The Common Good: Lessons in Liberty (Part V)

By Merrill Ring
 
Freedom is something we care for deeply  – but it is not the only thing of value to us.  People’s freedom can be restrained without denying that liberty is a major aim of our political lives. But such restraints must be justified.  What justifications are used, can be used, in political life, to properly restrain people from doing what they want?
 
In the previous essay I examined one particular case in some detail:  the justification for requiring people to have vaccinations, whether for smallpox or measles.  The justification for doing so is that it is for the common good, that not being vaccinated places other people at risk and to prevent harm it is necessary to require that people be vaccinated.
 
What about that notion of ‘the common good’ appealed to in defending the restriction on people’s liberty?
 
There are other terms roughly equivalent to ‘the common good’:  ‘the general welfare’ (as that occurs in the Preamble to the U.S. constitution) and ‘the public interest’ are approximate variants.   Here, however, I shall prefer the phrase ‘the common good’.
 
Appealing to the common good certainly does occur in American political discourse.  We talk of some course of action or policy which typically requires some group of people to do something that they may not of their own will wish to do or it forbids some from doing something they may well want to do: and we justify that by saying that it is for our common good.  A requirement that people do such and such in order to achieve the common good constrains people from pursuing their private good.
 
Although the common good is a notion alive in American political talk and thought (I notice also that Pope Francis appealed to it in his comments before Congress), it is not without problems. 
 
The libertarians, inheriting the view from Ayn Rand, hold that there is no such thing as the common good.  Their view is justified by saying that since only individuals exist, there is no common good.  They of course mean by individual’s individual human beings. 
 
The premise of libertarian argument is quite wrong.  There are also organizations: the United Nations came into being, into existence, in 1945 and is not even composed of individual people.  Contrary to the Supreme Court, General Electric (etc.) is an organization and not a person, not an individual.  One wishes the Klu Klux Klan no longer existed but sadly it does. 
 
In trying to deny that society or the state or the public exists, libertarians defend a form of political atomism parading as metaphysical atomism.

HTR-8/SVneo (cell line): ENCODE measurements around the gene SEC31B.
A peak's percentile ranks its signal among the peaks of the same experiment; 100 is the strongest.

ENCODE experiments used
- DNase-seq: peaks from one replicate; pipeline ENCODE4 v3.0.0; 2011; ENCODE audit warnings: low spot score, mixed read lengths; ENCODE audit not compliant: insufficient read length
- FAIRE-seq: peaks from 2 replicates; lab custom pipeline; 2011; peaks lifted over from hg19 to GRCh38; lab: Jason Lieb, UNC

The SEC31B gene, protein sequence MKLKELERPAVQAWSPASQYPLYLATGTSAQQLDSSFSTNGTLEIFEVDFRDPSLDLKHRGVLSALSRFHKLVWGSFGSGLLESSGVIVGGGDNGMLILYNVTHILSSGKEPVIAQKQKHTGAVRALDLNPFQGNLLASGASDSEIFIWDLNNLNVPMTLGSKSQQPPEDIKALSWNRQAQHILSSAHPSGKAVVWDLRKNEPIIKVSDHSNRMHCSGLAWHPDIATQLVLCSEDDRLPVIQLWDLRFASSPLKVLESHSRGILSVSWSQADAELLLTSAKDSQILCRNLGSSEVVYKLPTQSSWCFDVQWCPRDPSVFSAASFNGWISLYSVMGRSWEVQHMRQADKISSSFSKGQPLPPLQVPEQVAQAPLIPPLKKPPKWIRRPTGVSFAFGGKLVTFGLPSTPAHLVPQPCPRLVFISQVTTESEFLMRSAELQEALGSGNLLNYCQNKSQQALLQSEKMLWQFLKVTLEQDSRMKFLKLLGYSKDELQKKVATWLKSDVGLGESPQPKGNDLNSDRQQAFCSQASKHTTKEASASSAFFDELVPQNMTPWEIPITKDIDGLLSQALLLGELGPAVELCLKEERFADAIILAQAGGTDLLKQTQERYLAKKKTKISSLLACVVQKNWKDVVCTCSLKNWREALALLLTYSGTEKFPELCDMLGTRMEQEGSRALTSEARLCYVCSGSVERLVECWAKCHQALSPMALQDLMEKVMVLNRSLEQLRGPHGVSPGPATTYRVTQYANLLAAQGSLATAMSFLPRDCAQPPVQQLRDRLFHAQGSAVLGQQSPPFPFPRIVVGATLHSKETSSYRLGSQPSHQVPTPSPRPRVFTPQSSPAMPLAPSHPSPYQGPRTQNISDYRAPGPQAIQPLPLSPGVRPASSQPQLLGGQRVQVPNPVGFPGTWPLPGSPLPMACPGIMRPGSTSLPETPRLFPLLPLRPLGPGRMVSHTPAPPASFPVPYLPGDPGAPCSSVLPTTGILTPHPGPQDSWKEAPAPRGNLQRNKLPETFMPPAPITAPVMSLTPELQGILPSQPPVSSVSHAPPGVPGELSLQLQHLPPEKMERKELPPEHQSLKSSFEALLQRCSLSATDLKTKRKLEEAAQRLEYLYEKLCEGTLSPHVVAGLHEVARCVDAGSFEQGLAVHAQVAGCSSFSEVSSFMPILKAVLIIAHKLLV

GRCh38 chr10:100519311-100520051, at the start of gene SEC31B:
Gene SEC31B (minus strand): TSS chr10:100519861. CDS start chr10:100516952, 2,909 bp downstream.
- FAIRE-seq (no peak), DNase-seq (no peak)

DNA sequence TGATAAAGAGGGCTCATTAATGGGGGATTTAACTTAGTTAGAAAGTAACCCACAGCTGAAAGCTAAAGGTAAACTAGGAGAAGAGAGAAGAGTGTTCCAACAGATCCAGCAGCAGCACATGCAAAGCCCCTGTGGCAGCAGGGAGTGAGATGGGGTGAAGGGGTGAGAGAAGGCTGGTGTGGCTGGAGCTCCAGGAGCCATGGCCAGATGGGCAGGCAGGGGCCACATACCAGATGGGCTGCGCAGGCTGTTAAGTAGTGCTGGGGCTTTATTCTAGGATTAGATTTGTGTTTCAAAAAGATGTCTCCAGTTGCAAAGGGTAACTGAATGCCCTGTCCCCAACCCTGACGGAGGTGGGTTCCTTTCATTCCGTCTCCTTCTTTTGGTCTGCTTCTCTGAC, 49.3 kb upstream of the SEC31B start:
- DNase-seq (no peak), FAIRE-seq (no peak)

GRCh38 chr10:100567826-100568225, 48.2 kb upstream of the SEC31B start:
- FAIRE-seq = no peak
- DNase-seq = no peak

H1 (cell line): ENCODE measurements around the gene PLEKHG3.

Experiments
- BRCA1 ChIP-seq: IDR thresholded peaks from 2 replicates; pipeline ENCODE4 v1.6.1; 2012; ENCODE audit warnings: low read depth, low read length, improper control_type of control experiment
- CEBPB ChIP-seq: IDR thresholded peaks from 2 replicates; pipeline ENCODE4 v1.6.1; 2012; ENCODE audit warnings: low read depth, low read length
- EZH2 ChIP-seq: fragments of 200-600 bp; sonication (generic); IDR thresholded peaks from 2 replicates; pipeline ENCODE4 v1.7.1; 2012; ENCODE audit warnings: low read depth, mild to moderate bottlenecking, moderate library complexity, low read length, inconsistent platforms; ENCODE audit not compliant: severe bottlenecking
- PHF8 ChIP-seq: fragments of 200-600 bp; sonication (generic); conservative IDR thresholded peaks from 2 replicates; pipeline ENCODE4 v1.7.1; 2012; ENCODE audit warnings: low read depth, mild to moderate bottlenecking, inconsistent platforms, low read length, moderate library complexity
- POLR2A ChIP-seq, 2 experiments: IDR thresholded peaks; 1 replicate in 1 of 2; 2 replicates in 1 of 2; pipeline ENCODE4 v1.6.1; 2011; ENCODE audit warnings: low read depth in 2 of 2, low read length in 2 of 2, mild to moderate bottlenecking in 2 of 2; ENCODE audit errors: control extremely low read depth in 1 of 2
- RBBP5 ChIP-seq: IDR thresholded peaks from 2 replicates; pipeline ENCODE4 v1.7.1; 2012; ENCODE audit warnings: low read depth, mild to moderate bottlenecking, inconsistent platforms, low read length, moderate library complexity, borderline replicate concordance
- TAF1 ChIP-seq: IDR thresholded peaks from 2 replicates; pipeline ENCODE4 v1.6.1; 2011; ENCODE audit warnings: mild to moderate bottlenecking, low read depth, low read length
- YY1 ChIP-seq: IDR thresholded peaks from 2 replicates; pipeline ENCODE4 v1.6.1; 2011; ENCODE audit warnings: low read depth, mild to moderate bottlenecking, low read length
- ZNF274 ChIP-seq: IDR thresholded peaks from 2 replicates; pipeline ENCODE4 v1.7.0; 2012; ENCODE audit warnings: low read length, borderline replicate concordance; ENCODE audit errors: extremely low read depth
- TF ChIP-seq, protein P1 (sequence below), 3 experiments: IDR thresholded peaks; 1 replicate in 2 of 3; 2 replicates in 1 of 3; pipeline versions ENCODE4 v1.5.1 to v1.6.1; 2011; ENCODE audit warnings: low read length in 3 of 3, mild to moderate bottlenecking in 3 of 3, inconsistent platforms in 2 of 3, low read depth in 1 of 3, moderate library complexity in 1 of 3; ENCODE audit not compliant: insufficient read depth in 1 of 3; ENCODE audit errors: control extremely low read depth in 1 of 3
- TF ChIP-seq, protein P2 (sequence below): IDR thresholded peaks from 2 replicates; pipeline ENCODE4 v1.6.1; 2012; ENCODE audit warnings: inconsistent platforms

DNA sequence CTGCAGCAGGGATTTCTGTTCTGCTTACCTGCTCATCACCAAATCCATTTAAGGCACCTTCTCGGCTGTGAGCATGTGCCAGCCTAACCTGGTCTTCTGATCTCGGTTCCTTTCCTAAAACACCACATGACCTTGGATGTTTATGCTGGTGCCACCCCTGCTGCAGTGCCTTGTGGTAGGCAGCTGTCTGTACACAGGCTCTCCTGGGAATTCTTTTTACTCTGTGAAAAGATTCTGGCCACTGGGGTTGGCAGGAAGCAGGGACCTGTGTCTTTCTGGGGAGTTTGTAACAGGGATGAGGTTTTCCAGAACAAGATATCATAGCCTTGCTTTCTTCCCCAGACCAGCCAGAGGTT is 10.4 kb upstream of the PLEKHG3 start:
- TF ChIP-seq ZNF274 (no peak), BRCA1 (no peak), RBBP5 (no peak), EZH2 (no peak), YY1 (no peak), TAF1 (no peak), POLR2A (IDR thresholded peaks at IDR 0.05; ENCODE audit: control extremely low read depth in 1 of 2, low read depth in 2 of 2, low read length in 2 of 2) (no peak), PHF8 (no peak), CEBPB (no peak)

Not only is the premise false, but the conclusion, that therefore there is no common good, doesn’t follow.  More of that in a minute.
 
However, rejecting the libertarian view does not solve all the problems with the notion of the common good.  For it can still be asked, in a philosophical tone of voice, ‘What kind of thing is the common good?’  Here there are two conflicting answers.
 
The modern liberal tradition shares with its libertarian cousins the atomistic idea that only individuals exist, but holds that nonetheless sense can be made of the concept of the common good. For liberal thought, the common good for a political order can be determined by adding up the preferences of its individual citizens where everyone’s preference counts equally. 
 
(Actually Ayn Rand, unlike her libertarian off-spring, more or less accepted that possibility.  “…there is no such thing as ‘the public interest’ (other than the sum of the individual interests of its individual citizens.)”  She starts by denying that there is such a thing as the common good, but then ends by granting what the liberal tradition holds to be the way of making sense of the notion.)
 
Modern progressives (often called communitarians in this context), however, have a different interpretation of what kind of thing the common good is. That view starts with a denial of social (and metaphysical) atomism and insists that groups, organizations, communities are also included in the furniture of reality.  What is good for, say, a given family may not even be recognized by, much less preferred by, any member of that family. 
 
At this point very treacherous waters are drawing near – it is possible here to start drawing very totalitarian conclusions from the claim above, conclusions certainly not those of the progressive tradition.  How one reasons in detail about the common good is beyond the purposes of this piece.
 
It is enough for my purposes to have pointed out that there are adequate justifications available for employing the notion of the common good as a way of successfully defending some particular restriction on people’s freedom to act as they will. That is a lesson about liberty that needs to be learned by the radical right.